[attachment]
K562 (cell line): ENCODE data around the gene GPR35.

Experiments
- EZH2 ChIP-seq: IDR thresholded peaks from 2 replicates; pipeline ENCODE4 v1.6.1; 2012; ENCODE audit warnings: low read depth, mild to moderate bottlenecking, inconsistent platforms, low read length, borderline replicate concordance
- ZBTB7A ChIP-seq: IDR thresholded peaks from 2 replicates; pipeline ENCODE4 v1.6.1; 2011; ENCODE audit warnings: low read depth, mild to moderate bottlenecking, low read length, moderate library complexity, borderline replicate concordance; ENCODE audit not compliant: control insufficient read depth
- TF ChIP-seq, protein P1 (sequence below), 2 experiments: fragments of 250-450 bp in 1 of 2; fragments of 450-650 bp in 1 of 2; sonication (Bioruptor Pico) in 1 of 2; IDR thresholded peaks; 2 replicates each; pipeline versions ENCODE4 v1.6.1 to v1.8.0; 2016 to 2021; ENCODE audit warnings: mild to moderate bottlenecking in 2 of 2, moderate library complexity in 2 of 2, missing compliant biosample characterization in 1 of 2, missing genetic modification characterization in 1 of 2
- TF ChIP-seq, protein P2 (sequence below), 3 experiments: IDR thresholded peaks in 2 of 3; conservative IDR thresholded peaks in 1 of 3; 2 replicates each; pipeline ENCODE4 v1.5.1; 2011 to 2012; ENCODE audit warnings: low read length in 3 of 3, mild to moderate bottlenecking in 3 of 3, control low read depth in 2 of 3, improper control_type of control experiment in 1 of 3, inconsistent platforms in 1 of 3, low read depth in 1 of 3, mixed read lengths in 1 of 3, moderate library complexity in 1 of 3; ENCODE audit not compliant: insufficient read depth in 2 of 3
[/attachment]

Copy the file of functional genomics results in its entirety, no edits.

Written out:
K562 (cell line): ENCODE data around the gene GPR35.

Experiments
- EZH2 ChIP-seq: IDR thresholded peaks from 2 replicates; pipeline ENCODE4 v1.6.1; 2012; ENCODE audit warnings: low read depth, mild to moderate bottlenecking, inconsistent platforms, low read length, borderline replicate concordance
- ZBTB7A ChIP-seq: IDR thresholded peaks from 2 replicates; pipeline ENCODE4 v1.6.1; 2011; ENCODE audit warnings: low read depth, mild to moderate bottlenecking, low read length, moderate library complexity, borderline replicate concordance; ENCODE audit not compliant: control insufficient read depth
- TF ChIP-seq, protein P1 (sequence below), 2 experiments: fragments of 250-450 bp in 1 of 2; fragments of 450-650 bp in 1 of 2; sonication (Bioruptor Pico) in 1 of 2; IDR thresholded peaks; 2 replicates each; pipeline versions ENCODE4 v1.6.1 to v1.8.0; 2016 to 2021; ENCODE audit warnings: mild to moderate bottlenecking in 2 of 2, moderate library complexity in 2 of 2, missing compliant biosample characterization in 1 of 2, missing genetic modification characterization in 1 of 2
- TF ChIP-seq, protein P2 (sequence below), 3 experiments: IDR thresholded peaks in 2 of 3; conservative IDR thresholded peaks in 1 of 3; 2 replicates each; pipeline ENCODE4 v1.5.1; 2011 to 2012; ENCODE audit warnings: low read length in 3 of 3, mild to moderate bottlenecking in 3 of 3, control low read depth in 2 of 3, improper control_type of control experiment in 1 of 3, inconsistent platforms in 1 of 3, low read depth in 1 of 3, mixed read lengths in 1 of 3, moderate library complexity in 1 of 3; ENCODE audit not compliant: insufficient read depth in 2 of 3